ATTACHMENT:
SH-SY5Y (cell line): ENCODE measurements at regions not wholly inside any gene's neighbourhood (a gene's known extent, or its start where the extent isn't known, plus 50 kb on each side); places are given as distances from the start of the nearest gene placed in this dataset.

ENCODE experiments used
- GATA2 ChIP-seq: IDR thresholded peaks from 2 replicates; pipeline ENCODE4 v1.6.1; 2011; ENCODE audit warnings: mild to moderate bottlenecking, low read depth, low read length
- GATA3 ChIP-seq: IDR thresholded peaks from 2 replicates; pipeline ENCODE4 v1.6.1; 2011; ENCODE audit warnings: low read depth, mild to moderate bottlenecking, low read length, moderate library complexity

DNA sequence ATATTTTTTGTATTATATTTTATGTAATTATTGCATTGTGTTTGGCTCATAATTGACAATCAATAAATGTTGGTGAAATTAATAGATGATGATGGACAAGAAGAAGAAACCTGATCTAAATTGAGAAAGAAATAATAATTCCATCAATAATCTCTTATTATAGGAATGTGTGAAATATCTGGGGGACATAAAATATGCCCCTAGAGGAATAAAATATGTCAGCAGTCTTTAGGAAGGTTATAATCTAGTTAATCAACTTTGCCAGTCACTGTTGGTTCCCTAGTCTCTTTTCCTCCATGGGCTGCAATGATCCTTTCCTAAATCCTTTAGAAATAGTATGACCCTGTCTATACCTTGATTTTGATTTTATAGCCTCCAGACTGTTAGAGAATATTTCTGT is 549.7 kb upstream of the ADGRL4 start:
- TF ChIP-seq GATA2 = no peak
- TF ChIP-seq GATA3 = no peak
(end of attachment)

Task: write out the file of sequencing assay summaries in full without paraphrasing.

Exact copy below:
SH-SY5Y (cell line): ENCODE measurements at regions not wholly inside any gene's neighbourhood (a gene's known extent, or its start where the extent isn't known, plus 50 kb on each side); places are given as distances from the start of the nearest gene placed in this dataset.

ENCODE experiments used
- GATA2 ChIP-seq: IDR thresholded peaks from 2 replicates; pipeline ENCODE4 v1.6.1; 2011; ENCODE audit warnings: mild to moderate bottlenecking, low read depth, low read length
- GATA3 ChIP-seq: IDR thresholded peaks from 2 replicates; pipeline ENCODE4 v1.6.1; 2011; ENCODE audit warnings: low read depth, mild to moderate bottlenecking, low read length, moderate library complexity

DNA sequence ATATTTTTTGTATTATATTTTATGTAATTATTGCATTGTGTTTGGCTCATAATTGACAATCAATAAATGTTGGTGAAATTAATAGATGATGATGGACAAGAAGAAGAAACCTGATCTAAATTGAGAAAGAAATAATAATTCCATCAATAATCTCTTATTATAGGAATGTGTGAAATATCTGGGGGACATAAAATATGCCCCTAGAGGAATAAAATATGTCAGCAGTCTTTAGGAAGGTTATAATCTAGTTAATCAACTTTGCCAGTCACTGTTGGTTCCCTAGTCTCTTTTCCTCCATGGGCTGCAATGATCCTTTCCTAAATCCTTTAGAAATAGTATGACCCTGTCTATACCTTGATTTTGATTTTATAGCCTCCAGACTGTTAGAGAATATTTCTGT is 549.7 kb upstream of the ADGRL4 start:
- TF ChIP-seq GATA2 = no peak
- TF ChIP-seq GATA3 = no peak